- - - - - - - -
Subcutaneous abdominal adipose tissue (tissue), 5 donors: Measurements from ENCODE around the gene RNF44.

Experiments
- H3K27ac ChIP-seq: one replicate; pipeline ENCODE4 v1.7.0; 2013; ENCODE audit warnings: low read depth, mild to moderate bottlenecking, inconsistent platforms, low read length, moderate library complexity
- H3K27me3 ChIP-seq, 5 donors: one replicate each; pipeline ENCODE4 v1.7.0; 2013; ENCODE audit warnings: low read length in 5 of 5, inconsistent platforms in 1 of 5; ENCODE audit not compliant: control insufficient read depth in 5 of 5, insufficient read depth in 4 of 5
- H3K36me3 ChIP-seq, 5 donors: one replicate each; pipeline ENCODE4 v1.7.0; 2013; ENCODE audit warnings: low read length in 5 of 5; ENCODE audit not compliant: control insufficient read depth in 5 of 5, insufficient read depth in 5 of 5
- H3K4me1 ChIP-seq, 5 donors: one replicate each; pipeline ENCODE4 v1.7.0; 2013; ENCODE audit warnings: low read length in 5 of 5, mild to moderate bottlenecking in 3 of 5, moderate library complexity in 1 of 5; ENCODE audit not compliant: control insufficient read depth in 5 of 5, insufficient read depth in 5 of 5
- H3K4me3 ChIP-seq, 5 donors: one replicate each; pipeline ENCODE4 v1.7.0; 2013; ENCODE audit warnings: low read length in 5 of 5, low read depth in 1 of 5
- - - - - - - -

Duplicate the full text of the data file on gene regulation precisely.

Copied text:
Subcutaneous abdominal adipose tissue (tissue), 5 donors: Measurements from ENCODE around the gene RNF44.

Experiments
- H3K27ac ChIP-seq: one replicate; pipeline ENCODE4 v1.7.0; 2013; ENCODE audit warnings: low read depth, mild to moderate bottlenecking, inconsistent platforms, low read length, moderate library complexity
- H3K27me3 ChIP-seq, 5 donors: one replicate each; pipeline ENCODE4 v1.7.0; 2013; ENCODE audit warnings: low read length in 5 of 5, inconsistent platforms in 1 of 5; ENCODE audit not compliant: control insufficient read depth in 5 of 5, insufficient read depth in 4 of 5
- H3K36me3 ChIP-seq, 5 donors: one replicate each; pipeline ENCODE4 v1.7.0; 2013; ENCODE audit warnings: low read length in 5 of 5; ENCODE audit not compliant: control insufficient read depth in 5 of 5, insufficient read depth in 5 of 5
- H3K4me1 ChIP-seq, 5 donors: one replicate each; pipeline ENCODE4 v1.7.0; 2013; ENCODE audit warnings: low read length in 5 of 5, mild to moderate bottlenecking in 3 of 5, moderate library complexity in 1 of 5; ENCODE audit not compliant: control insufficient read depth in 5 of 5, insufficient read depth in 5 of 5
- H3K4me3 ChIP-seq, 5 donors: one replicate each; pipeline ENCODE4 v1.7.0; 2013; ENCODE audit warnings: low read length in 5 of 5, low read depth in 1 of 5